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B The way the moon 'behaves', coincidence or 'something more'?

  1. Apr 18, 2016 #1
    Even though the moon is much smaller than the Sun, the ratios between their distances to Earth is such that they look the same size in the sky. Further, we have a tidally locked moon with life to observe it all.

    Now, I'll admit this does raise some superstition in me, especially since religions described the moon as the "Night's Sun" that went over our skies... Nonetheless, this relationship quite amazing.
    Last edited: Apr 18, 2016
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  3. Apr 18, 2016 #2


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    The moon is tidally locked. There's nothing even remotely magical or amazing about it.
  4. Apr 18, 2016 #3
    Oh I see, I didn't know that. I read somewhere that it was a "rare coincidence" and didn't bother researching any further.
  5. Apr 18, 2016 #4
    As for 'they look the same size', this is only approximate.
    Depending on the details of where the Earth is in orbit around the Sun, and the Moon around Earth this can vary.
    So sometimes it's possible for the Moon to eclipse the Sun, but there is no 'total' eclipse.

    Gradually the Moon is becoming more distant from Earth, so in the future this kind of 'annular' eclipse will be the usual case. Annular_eclipse_-ring_of_fire-.jpg
    Last edited: Apr 18, 2016
  6. Apr 18, 2016 #5


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    Eclipses are a phenomenon of present times. In the remote past, the moon was significantly closer to earth (not that any organisms were present to observe eclipses), and the moon is currently moving away from earth, so that in the distant future, what we call eclipses will not longer occur with the same totality.

  7. Apr 18, 2016 #6


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    Well, I suppose if a pop-science writer wanted to stretch the concept a bit, it's not too "normal" to have a situation where you have a tidally locked moon AND have that moon the exact right distance to cause full solar eclipses AND have sentient beings around to observe it. As has been pointed out, that has certainly not always been the case here on Earth.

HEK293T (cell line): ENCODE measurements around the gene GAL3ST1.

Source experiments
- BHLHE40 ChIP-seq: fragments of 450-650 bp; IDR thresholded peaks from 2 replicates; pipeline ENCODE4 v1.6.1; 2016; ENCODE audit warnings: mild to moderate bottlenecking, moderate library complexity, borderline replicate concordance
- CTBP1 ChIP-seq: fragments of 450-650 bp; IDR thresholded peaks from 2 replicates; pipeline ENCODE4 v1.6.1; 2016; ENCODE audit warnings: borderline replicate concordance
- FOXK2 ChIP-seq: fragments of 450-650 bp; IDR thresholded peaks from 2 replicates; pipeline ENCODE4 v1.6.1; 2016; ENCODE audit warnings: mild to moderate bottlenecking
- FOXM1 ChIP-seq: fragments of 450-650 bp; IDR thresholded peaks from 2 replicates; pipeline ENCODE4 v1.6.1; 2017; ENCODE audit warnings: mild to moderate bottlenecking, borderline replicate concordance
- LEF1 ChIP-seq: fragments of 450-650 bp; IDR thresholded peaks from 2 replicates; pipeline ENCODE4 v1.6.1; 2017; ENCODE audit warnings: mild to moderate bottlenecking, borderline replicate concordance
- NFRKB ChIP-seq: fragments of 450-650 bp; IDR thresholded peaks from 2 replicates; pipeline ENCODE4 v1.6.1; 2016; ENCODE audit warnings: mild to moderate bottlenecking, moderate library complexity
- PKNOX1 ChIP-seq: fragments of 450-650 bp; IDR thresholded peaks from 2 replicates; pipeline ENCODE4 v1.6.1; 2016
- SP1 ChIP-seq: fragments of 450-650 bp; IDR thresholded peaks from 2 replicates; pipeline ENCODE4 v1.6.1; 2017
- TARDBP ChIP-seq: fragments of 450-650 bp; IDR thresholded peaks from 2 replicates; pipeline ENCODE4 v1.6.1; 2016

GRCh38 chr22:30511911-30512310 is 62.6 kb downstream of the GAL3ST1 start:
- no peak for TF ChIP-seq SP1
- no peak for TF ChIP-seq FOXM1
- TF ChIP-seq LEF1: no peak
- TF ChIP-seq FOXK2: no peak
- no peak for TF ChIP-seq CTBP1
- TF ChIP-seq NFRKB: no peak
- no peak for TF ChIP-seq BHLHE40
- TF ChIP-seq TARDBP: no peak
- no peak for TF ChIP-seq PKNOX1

8. Apr 18, 2016 #7
    Yes I agree, but I meant that the website just said that the moon's rotation around the earth and itself was a mystical coincidence. Now I see that basically over time tidal friction caused it to slow down into a synchronous orbit (tidal locking).
  9. Apr 18, 2016 #8
    There's nothing mystical about co-incidence, (in this case the apparent similar size of the Sun and Moon)
  10. Apr 18, 2016 #9


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    Well, there's science.

    Then there's pop science, wherein there is usually a grain of truth hidden amidst stupidity

    Then there's trash science, which is apparently what you stumbled across.
  11. Apr 18, 2016 #10
    and then there is stuff that is not science at all, but is pure gobbledegook.
  12. Apr 18, 2016 #11

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    98% of regular moons are tidally locked.
    58% of regular moons can completely occult the sun.
    What is so unusual here?
  13. Apr 19, 2016 #12
    Yeah, but only one fits so nicely. Titan could easily occult the distant sun, but that's because it would completely dominate the sky in comparison, and the further you get out, the easier it is to cover up the sun. I'll bet tiny little Nix out there in the Pluto system can do it.

    It's a coincidence that it so nearly fits, it's tidally locked, and that there is life to observe it, AND they both dominate the sky.
  14. Apr 19, 2016 #13
    thank you.
  15. Apr 19, 2016 #14


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    It depends on what you consider as "nearly fits", The moon's angular size ranges from being nearly 10% smaller to 8% larger than the Sun.
    Assuming a constant rate of recession for the Moon, it will be ~800 million years before it recedes far enough that's its greatest angular size will be smaller than the the Sun's least angular size ( assuming no changes in Earth's solar orbit.) and just annular eclipses will be possible. Prior to ~960 million years ago, the Moon was always larger than the Sun. So this gives a range of ~1.76 billion years in which the Moon and Sun could be of exactly the same angular size during an eclipse, out of the 5.3 billion year age of the Earth at the time total eclipses no longer happen. That's 1/3 of that time span.
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